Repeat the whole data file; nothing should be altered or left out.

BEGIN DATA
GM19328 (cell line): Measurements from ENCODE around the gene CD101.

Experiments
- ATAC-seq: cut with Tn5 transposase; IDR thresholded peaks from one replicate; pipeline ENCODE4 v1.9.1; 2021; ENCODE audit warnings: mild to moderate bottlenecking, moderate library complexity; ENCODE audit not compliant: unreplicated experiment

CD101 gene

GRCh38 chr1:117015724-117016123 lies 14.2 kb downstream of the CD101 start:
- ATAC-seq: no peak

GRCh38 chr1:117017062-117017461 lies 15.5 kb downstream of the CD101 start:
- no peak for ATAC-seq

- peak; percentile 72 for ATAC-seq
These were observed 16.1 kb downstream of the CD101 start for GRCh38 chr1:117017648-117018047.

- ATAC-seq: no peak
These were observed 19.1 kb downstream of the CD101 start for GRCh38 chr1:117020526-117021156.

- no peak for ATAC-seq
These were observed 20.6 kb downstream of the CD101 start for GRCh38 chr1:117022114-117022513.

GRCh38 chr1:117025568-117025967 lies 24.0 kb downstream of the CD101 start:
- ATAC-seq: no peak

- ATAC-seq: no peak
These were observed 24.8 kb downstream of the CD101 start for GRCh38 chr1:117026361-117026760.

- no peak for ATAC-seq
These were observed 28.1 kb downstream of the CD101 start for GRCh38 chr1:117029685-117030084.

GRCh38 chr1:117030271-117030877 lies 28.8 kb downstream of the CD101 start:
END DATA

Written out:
GM19328 (cell line): Measurements from ENCODE around the gene CD101.

Experiments
- ATAC-seq: cut with Tn5 transposase; IDR thresholded peaks from one replicate; pipeline ENCODE4 v1.9.1; 2021; ENCODE audit warnings: mild to moderate bottlenecking, moderate library complexity; ENCODE audit not compliant: unreplicated experiment

CD101 gene

GRCh38 chr1:117015724-117016123 lies 14.2 kb downstream of the CD101 start:
- ATAC-seq: no peak

GRCh38 chr1:117017062-117017461 lies 15.5 kb downstream of the CD101 start:
- no peak for ATAC-seq

- peak; percentile 72 for ATAC-seq
These were observed 16.1 kb downstream of the CD101 start for GRCh38 chr1:117017648-117018047.

- ATAC-seq: no peak
These were observed 19.1 kb downstream of the CD101 start for GRCh38 chr1:117020526-117021156.

- no peak for ATAC-seq
These were observed 20.6 kb downstream of the CD101 start for GRCh38 chr1:117022114-117022513.

GRCh38 chr1:117025568-117025967 lies 24.0 kb downstream of the CD101 start:
- ATAC-seq: no peak

- ATAC-seq: no peak
These were observed 24.8 kb downstream of the CD101 start for GRCh38 chr1:117026361-117026760.

- no peak for ATAC-seq
These were observed 28.1 kb downstream of the CD101 start for GRCh38 chr1:117029685-117030084.

GRCh38 chr1:117030271-117030877 lies 28.8 kb downstream of the CD101 start: